The Last Word: Football blind to scale of match-fixing threat
Game’s rulers must tackle a problem that dwarfs doping and hooliganism
Saturday 14 December 2013
It begins with the insidious suggestion that “it matters more when there’s money on it” and ends with a glib propagandist reciting the odds, and reducing a football match to the lowest common denominator of greed and opportunism.
Meanwhile, in a parallel world, illicit money is being moved electronically across the globe, through a virtually impenetrable network of encrypted computer accounts and into the bazaars of the unofficial betting markets of Asia.
Football may be in denial, but the culture of dependence fostered by the gambling industry bridges the legitimate and the illegitimate. It ensnares the foolish and demands a reappraisal of attitudes. It is fanciful to regard the old game as a temple, but the moneychangers must be driven out.
On one level, a light-hearted punt is as much a part of the football experience as a roadside burger of dubious provenance. But on another, failure to confront the reality of players who have the status of drug mules will shred its credibility.
A fixer buying a yellow card is merely a signal of corruptibility which skewers a naïve footballer for future exploitation. That type of transgression fuels the myth that the major problem is spot fixing. That is a distraction, a confection which invites complacency because the sums involved are small.
The real money is made by the distortion of match odds. Bribing a footballer into receiving an early red card, for instance, offers crooked gamblers an edge which, statistically, is the equivalent of a goal. Inside information enables them to bet against a team they know will be weakened significantly.
In excess of £2 billion is wagered on sport every day, primarily on football. Bodies like the FA and Uefa, who, in a typical example of PR-driven rhetoric, have announced an 11-point plan to tackle match fixing without being specific on the sanctions they intend to take, do not understand the scale and sophistication of the problem.
Fixing is a fundamental threat which dwarfs doping and hooliganism. Footballers have human fallibilities. The game has sold its soul so recklessly it is in danger of emulating horseracing and becoming an adjunct to the gambling industry.
The authoritative website sportingintelligence.com estimates that Premier League clubs accumulate £13 million from title sponsorship from the betting industry. Twenty different betting companies are involved across the traditional pyramid of 92 clubs. Stoke City is a group subsidiary company of the bookmaker Bet365, whose founder Peter Coates (above) is the club’s owner.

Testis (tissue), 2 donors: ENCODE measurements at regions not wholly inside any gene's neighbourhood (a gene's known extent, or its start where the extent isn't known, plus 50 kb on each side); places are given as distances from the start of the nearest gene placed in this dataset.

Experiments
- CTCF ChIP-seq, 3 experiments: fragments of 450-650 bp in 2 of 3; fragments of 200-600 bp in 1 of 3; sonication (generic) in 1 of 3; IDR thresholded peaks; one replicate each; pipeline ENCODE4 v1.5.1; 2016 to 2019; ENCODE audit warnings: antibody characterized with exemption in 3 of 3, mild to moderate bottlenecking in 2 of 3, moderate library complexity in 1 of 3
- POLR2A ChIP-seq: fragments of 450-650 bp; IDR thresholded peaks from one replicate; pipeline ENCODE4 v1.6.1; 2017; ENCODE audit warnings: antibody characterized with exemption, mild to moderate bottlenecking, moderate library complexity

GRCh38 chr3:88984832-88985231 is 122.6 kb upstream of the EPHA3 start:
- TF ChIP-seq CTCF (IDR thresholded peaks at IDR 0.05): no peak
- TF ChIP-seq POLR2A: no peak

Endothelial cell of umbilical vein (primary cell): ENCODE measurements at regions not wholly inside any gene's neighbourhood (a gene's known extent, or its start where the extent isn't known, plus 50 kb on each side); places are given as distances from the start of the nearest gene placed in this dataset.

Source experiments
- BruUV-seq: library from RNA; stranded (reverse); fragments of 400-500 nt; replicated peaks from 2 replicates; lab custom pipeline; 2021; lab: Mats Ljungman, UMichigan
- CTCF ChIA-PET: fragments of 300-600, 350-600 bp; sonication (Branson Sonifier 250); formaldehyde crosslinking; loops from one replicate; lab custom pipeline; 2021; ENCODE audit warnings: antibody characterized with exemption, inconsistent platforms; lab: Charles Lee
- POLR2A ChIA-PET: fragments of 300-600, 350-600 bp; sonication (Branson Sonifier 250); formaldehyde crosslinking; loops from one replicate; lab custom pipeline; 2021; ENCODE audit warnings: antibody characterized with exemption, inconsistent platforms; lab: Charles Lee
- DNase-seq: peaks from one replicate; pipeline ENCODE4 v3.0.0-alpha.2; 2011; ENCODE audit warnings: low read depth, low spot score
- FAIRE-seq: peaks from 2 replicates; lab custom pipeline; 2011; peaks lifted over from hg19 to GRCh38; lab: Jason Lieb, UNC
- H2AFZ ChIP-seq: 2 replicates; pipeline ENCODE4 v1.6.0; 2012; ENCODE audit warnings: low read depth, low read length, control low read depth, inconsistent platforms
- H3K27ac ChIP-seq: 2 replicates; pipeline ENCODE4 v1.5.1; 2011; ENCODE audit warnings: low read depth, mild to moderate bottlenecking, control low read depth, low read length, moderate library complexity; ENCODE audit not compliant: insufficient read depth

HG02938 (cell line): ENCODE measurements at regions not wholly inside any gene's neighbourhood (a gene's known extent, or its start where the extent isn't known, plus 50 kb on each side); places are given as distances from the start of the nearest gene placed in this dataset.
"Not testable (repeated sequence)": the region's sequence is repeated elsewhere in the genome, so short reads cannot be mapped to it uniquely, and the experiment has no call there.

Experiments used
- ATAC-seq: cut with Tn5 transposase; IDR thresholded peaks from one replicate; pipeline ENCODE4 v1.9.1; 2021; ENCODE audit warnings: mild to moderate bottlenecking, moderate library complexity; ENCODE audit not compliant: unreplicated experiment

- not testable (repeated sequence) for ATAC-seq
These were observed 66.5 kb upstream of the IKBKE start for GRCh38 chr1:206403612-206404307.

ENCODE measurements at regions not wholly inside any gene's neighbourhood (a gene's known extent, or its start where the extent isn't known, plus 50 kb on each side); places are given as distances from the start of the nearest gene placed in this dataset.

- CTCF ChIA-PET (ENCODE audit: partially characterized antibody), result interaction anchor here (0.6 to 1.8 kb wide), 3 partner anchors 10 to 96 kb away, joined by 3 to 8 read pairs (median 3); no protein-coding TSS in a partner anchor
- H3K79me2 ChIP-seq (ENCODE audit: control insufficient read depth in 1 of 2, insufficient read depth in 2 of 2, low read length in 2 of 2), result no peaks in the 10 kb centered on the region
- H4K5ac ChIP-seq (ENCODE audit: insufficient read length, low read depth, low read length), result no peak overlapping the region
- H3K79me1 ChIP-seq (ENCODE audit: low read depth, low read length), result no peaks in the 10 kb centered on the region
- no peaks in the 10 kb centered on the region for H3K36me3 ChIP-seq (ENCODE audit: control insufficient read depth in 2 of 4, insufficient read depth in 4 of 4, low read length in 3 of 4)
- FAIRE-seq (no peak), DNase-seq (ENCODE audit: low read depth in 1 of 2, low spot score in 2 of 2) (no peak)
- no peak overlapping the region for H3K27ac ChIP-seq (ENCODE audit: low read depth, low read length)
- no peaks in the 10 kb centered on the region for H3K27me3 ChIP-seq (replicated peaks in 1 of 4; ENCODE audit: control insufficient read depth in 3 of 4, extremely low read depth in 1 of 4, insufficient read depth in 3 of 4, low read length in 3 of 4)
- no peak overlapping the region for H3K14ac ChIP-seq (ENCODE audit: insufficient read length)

The indivisibility of support and perceived credibility which allows Sky Bet to sponsor the Football League and the FA to enshrine William Hill as “official betting partner” of the England team and the FA Cup would not be permitted in the US.
Instead of grandstanding through hastily arranged match-fixing summits, the Government should follow the Australian lead and consider banning the ceaseless pre-watershed advertising of in-play betting because of the perceived influence on children.
Also, the social impact of the gambling industry in economically deprived communities cannot easily be glossed over. In areas of low unemployment there are five betting shops for every 100,000 local inhabitants. In areas of high unemployment there are 12.
To be fair, self-regulation works. One bookmaker closed the account of a prominent player when they noticed he bet heavily on Australian racing immediately after midnight on Sundays. When confronted, he confessed his wages were deposited electronically in his bank at 00.01am on Mondays.
Players are resorting to payday loans to fund their habit, and suspicion is rife. Two goalkeepers, an international and a foreign journeyman have come under particular scrutiny but, according to one individual close to their cases “the people who matter did not want to know”.
Wembley and Westminster, we have a problem.
Beeb vote to honour a real personality
Andy Murray will not silence the shrill chorus of self-congratulation by treating tonight’s Sports Personality of the Year award as a gaudy irrelevance. The pomposity of the event is so deeply ingrained it has become a parody of itself.
Yet, almost in spite of themselves, the BBC have made a gesture of huge significance. The decision to recognise the efforts of the late Hillsborough campaigner Anne Williams in one of the supplementary awards is inspired.
The new inquests, for which Anne lobbied with such integrity and intensity before her death from cancer, aged 60, in April, will begin in the spring.
She was extraordinary because of her ordinariness. She radiated a mother’s love, and had a forensic sense of other people’s incompetence, deceit and dishonesty. The drip feed of doctored evidence and officially sanctioned diversionary tactics are her epitaph.
Those who had the inhumanity to suggest her son Kevin’s death at Hillsborough was an accident will be held to account.
Remember her this evening, and rejoice.
Doing her justice: Campaigner Anne Williams outside the High Court
NOT THE TICKET
Arsène Wenger announces he has more power to compete financially on the day Arsenal inflate ticket prices by three per cent and deny Tottenham fans a fair seating allocation for next month’s FA Cup tie. Football. If you didn’t love it you would hate it with a passion.
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